Netherlands in World War II

The city of Rotterdam after the German bombing during the German invasion of the Netherlands in May 1940.

Despite being neutral, the Netherlands in World War II was invaded by Nazi Germany on 10 May 1940, under orders of Adolf Hitler.[1] On 15 May 1940, one day after the bombing of Rotterdam, the Dutch forces surrendered. The Dutch government and the royal family saved themselves by going to London. Princess Juliana and her children moved on to Canada for additional safety.

The Netherlands was placed under German occupation, which endured in some areas until the German surrender in May 1945. Active resistance was carried out by a minority, which grew in the course of the occupation. The occupiers deported the majority of the country's Jews to Nazi concentration camps.[2]

Due to the high variation in the survival rate of Jewish inhabitants among local regions in the Netherlands, scholars have questioned the validity of a single explanation at the national level. In part due to the well-organized population registers, about 70% of the country's Jewish population were killed during the conflict, a much higher percentage than comparable countries, such as Belgium and France.[3] In 2008, records were opened that revealed the Germans had paid a bounty to Dutch police and administration officials to locate and identify Jews, aiding in their capture. But, uniquely among all German occupied areas, the city of Amsterdam organized an industrial action to protest the persecution of its Jewish citizens.

World War II occurred in four distinct phases in the European Netherlands:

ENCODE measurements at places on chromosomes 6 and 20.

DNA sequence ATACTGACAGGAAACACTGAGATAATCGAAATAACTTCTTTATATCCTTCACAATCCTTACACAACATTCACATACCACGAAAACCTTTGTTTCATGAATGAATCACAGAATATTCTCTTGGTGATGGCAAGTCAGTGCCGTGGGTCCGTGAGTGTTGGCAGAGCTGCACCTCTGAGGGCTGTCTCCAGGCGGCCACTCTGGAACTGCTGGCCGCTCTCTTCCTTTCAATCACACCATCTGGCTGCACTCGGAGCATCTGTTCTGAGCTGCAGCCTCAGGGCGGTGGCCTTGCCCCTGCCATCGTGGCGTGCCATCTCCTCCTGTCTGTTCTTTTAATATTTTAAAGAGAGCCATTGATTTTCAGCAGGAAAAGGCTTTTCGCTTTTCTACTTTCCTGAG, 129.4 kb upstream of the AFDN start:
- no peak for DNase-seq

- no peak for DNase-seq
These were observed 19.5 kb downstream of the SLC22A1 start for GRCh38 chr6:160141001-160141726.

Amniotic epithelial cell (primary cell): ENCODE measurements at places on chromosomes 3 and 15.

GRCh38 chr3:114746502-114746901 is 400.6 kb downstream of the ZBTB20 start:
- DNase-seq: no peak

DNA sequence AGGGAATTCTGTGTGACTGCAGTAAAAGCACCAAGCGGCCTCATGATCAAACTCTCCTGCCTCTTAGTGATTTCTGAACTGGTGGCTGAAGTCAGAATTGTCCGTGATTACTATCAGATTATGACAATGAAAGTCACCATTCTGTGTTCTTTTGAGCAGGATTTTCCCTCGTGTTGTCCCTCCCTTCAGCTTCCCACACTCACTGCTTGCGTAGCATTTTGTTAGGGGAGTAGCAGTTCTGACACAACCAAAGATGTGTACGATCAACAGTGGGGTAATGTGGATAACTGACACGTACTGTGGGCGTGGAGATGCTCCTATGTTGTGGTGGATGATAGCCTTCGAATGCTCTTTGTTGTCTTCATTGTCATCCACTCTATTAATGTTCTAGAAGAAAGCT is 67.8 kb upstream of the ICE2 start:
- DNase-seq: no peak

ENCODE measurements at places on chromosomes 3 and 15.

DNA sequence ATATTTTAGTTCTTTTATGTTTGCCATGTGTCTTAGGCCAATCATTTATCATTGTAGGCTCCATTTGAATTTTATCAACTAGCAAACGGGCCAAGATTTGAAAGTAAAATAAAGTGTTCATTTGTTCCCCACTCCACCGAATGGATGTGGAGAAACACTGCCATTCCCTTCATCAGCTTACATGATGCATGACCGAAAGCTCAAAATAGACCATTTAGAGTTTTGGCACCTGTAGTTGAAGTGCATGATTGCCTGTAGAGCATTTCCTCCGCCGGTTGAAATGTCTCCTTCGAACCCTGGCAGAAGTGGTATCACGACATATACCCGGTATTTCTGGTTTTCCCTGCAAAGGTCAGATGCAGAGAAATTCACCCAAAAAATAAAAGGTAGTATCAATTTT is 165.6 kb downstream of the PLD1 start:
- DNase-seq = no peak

• September 1939 to May 1940: The war breaks out with the Netherlands declaring neutrality. The country is subsequently invaded and occupied.
  • May 1940 to June 1941: An economic boom caused by orders from Germany, combined with the "velvet glove" approach from Arthur Seyss-Inquart, results in a mild occupation.
  • June 1941 to June 1944: As the war intensifies, Germany demands higher contributions from occupied territory, resulting in a decline of living standards. Repression against the Jewish population intensifies and thousands are deported to extermination camps. The "velvet glove" approach ends.
  • June 1944 to May 1945: Conditions deteriorate further, leading to starvation and lack of fuel. The German occupation authorities gradually lose control over the situation. Fanatical Nazis want to make a last stand and commit acts of destruction. Others try to mitigate the situation.

Most of the south of the country was liberated in the second half of 1944. The rest, especially the west and north of the country still under occupation, suffered from a famine at the end of 1944, known as the "Hunger Winter". On 5 May 1945, the whole country was finally liberated by the total surrender of all German forces.

Interbellum

A bunker of the Peel-Raam Line, built in 1939.